|US9300192 *||14 Dec 2012||29 Mar 2016||Zf Friedrichshafen Ag||Electromagnetic actuating device with ability for position detection of an armature|
|US9343218||21 Jun 2012||17 May 2016||Camcon Oil Limited||Electromagnetic actuators and monitoring thereof|
|US9435460||1 Nov 2013||6 Sep 2016||Sloan Value Company||Electromagnetic apparatus and method for controlling fluid flow|
|US20030071613 *||15 Oct 2002||17 Apr 2003||Schultz Wolfgang Ernst||Method and circuit for detecting the armature position of an electromagnet|
|US20030183792 *||6 Jun 2001||2 Oct 2003||Tetsuo Muraji||Electromagnetic actuator and valve driver and position or speed sensor comprising it|
|US20040104367 *||1 Jul 2003||3 Jun 2004||Parsons Natan E.||Reduced-energy-consumption actuator|
|US20060108552 *||26 Sep 2005||25 May 2006||Arichell Technologies, Inc.||Apparatus and method for controlling fluid flow|
|US20070200078 *||30 Dec 2006||30 Aug 2007||Parsons Natan E||Bathroom flushers with novel sensors and controllers|
|US20070241298 *||26 Sep 2005||18 Oct 2007||Kay Herbert||Electromagnetic apparatus and method for controlling fluid flow|
|US20070290677 *||14 May 2007||20 Dec 2007||Christianson Rollin C||Displacement measurement device|
|US20080042791 *||21 Aug 2006||21 Feb 2008||American Axle & Manufacturing, Inc.||Electronically actuated apparatus using solenoid actuator with integrated sensor|
|US20080182702 *||31 Jan 2007||31 Jul 2008||American Axle & Manufacturing, Inc.||Electronic locking differential with direct locking state detection system|
|US20090011889 *||15 Sep 2008||8 Jan 2009||American Axle & Manufacturing, Inc.||Locking Differential Assembly|
|US20090247350 *||9 Jun 2009||1 Oct 2009||Donofrio Gregory M||Electronic locking differential with direct locking state detection system|
|US20100013582 *||30 Sep 2009||21 Jan 2010||Todd Michael York||Electronically actuated apparatus using solenoid actuator with integrated sensor|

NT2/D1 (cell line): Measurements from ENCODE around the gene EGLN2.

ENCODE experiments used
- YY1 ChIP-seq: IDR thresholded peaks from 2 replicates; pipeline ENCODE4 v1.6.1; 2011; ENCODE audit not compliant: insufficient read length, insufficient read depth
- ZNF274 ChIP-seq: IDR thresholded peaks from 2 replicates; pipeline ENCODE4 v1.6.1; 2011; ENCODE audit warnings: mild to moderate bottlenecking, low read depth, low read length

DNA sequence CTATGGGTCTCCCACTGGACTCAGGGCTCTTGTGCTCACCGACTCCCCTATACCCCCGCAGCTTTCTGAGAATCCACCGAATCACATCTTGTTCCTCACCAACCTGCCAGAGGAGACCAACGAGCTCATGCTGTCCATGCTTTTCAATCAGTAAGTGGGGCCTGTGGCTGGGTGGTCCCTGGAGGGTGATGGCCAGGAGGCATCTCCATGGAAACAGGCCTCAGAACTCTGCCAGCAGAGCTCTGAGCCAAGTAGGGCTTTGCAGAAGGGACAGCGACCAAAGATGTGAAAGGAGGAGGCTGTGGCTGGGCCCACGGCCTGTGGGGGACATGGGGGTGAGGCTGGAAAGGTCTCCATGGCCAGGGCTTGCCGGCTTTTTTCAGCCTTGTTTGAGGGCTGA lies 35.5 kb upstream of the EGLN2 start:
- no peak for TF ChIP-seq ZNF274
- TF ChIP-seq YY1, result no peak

|US20100051841 *||16 Jul 2009||4 Mar 2010||Kay Herbert||Electromagnetic apparatus and method for controlling fluid flow|
|US20100283566 *||21 Jul 2010||11 Nov 2010||Todd Michael York||Electronically actuated apparatus|
|US20110009223 *||29 Jun 2010||13 Jan 2011||Donofrio Gregory M||Electronic locking differential with direct locking state detection system|
|US20130241320 *||14 Dec 2012||19 Sep 2013||Zf Friedrichshafen Ag||Electromagnetic actuating device with ability for position detection of an armature|
|US20160222924 *||8 May 2015||4 Aug 2016||Ford Global Technologies, Llc||Latchable valve and method for operation of the latchable valve|
|DE3502506A1 *||25 Jan 1985||13 Mar 1986||Commercial Shearing||Ventilfernpositionierungseinrichtung|
|DE4417464A1 *||19 May 1994||1 Dec 1994||Honeywell Inc||Ventil mit dynamischer Funktionsprüfung|
|DE4417464C2 *||19 May 1994||22 Jul 1999||Parker Hannifin Corp||Ventil mit dynamischer Funktionsprüfung|
|WO2001006162A2||12 Jul 2000||25 Jan 2001||Parker Hannifin Corporation||Method and apparatus for measuring the position of a solenoid valve stem|
|WO2007134287A1 *||14 May 2007||22 Nov 2007||Parker-Hannifin Corporation||Displacement measurement device|
|U.S. Classification||137/554, 251/129.15|
|26 Jan 1989||AS||Assignment|
Owner name: PARKER INTANGIBLES INC., A CORP. OF DE, DELAWARE
Free format text: ASSIGNMENT OF ASSIGNORS INTEREST.;ASSIGNOR:PARKER-HANNIFIN CORPORATION;REEL/FRAME:005886/0169
Effective date: 19881221